The discussion on this subject began in the year 1992 when the Supreme Court in the case of V.B.Rangaraj v. V.B.Gopalakrishnan held that in case of a private limited company transfer restrictions, if any, agreed by the shareholders unless embodied into the articles of association would not be valid and binding. On the other hand, the Delhi High Court and the Company Law Board held that in case of listed shares there cannot be any restrictions namely rights of first refusal or any such rights. This was because Section 111A(2) of the Companies Act 1956, provides that the shares and debentures and any interest therein of a company shall be freely transferable. Justice Chandrachud of the Bombay High Court also took the same view in 2010 in the case of Western Maharashtra Development Corporation vs. Bajaj Auto Ltd  and observed that the principle of free transferability must be given a broad dimension in order to fulfill the object of the law. Imposing restrictions on the principle of free transferability, is a legislative function, simply because the postulate of free transferability was enunciated as a matter of legislative policy when Parliament introduced Section 111A into the Companies Act, 1956. That is a binding precept which governs the discourse on transferability of shares. The word “transferable” is of the widest possible import and Parliament by using the expression “freely transferable”, has reinforced the legislative intent of allowing transfers of shares of public companies in a free and efficient domain¦ The effect of a clause of preemption is to impose a restriction on the free transferability of the shares by subjecting the norms of transferability laid down in Section 111A to a preemptive right created by the agreement between the parties. This is impermissible..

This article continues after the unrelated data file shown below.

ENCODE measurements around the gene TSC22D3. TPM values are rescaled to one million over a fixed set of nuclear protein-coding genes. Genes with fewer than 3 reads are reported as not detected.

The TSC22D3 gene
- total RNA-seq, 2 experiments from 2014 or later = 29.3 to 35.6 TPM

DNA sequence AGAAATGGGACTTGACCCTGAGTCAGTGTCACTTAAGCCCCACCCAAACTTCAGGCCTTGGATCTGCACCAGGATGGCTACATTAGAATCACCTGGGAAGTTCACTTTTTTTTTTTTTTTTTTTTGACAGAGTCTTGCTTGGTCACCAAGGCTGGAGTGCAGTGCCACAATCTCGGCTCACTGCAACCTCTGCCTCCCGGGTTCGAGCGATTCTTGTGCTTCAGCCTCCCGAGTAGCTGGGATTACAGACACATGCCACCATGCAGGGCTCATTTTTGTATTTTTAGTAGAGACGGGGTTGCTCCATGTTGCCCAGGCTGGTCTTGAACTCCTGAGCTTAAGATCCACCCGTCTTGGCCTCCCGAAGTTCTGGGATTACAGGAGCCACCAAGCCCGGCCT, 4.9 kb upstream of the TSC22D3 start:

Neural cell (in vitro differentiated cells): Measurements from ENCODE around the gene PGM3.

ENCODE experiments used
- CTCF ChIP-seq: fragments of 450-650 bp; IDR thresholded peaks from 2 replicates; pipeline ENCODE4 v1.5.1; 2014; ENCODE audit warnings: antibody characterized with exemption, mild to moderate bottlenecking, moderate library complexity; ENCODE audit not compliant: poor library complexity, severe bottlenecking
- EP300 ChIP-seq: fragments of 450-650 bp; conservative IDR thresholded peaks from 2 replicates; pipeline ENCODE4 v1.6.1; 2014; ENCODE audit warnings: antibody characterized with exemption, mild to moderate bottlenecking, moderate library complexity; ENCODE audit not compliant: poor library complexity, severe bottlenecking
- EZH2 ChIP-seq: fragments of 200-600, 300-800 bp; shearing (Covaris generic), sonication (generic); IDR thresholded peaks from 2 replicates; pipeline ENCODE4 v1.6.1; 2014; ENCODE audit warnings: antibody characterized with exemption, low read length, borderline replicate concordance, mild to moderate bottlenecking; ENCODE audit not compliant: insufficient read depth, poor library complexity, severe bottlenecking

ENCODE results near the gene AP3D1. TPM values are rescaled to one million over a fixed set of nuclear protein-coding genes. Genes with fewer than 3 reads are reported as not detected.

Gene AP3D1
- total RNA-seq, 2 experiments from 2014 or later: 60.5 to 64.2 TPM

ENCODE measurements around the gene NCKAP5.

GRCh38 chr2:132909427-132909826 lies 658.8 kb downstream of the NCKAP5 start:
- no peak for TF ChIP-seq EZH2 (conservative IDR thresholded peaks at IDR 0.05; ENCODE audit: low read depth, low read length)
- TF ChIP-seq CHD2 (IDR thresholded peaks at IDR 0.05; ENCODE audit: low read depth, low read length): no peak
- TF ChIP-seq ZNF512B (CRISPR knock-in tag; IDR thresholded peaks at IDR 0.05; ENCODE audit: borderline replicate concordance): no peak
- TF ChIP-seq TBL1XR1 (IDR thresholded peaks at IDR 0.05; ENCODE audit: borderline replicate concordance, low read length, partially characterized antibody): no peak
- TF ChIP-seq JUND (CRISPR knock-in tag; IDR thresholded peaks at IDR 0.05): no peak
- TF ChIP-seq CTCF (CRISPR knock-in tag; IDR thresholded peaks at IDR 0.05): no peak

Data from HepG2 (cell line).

This interpretation was causing lot of hardship on the PE investors / Strategic Partners in negotiating the right of first refusal or tag / drag rights with the Promoters, which are typically exit options negotiated to protect their commercial interest. Question therefore was whether in a listed company one can validly offer right of first refusal or tag/drag along rights that would ultimately be legally enforceable?
The aforesaid decisions came up for consideration before the Division bench of the Bombay High Court in case of Messer Holdings Limited v. Shyam Madanmohan Ruia and Ors . The judgment is interesting as it comes in the wake of the Bombay High Court judgment in Bajaj Auto case; it changed the way to negotiate restriction on transfer of shares in a public company. That judgment had ruled that any pre-emptive rights over shares in public limited companies was illegal in view of the principle of free transferability enshrined in Section 111A of the Companies Act, 1956. The debate on enforceability of terms of shareholder agreements governing public limited companies is definitely not over yet.
The Court with respect rejected the earlier interpretation given to the words free transferable used in section 111A by the single Judge in the Bajaj Auto case. The Division bench for the first time examined the true intent of section 111A, the reason for its insertion in the Companies Act, 1956 and observed that earlier when the shares were in physical form, board of directors used arbitrary powers to reject transfer of shares leading to lot of complaints by the transferees. That situation was partially remedied by insertion of section 22A of the Securities Contract Regulation Act, which laid down only four grounds on which any board could reject transfers. With the introduction of the concept of dematerialized shares through the Depositories Act, 1996, section 22A got deleted and section 111A was introduced in the Companies Act to deal with rectification of register. The Court observed that the whole purpose of section 111A is to regulate the right of the board of directors to refuse transfer of shares. Under Section 111-A, the Company Law Board has been empowered to direct any depository or company to rectify its register or records on an application made to it by a depository, company, participant or investor or SEBI.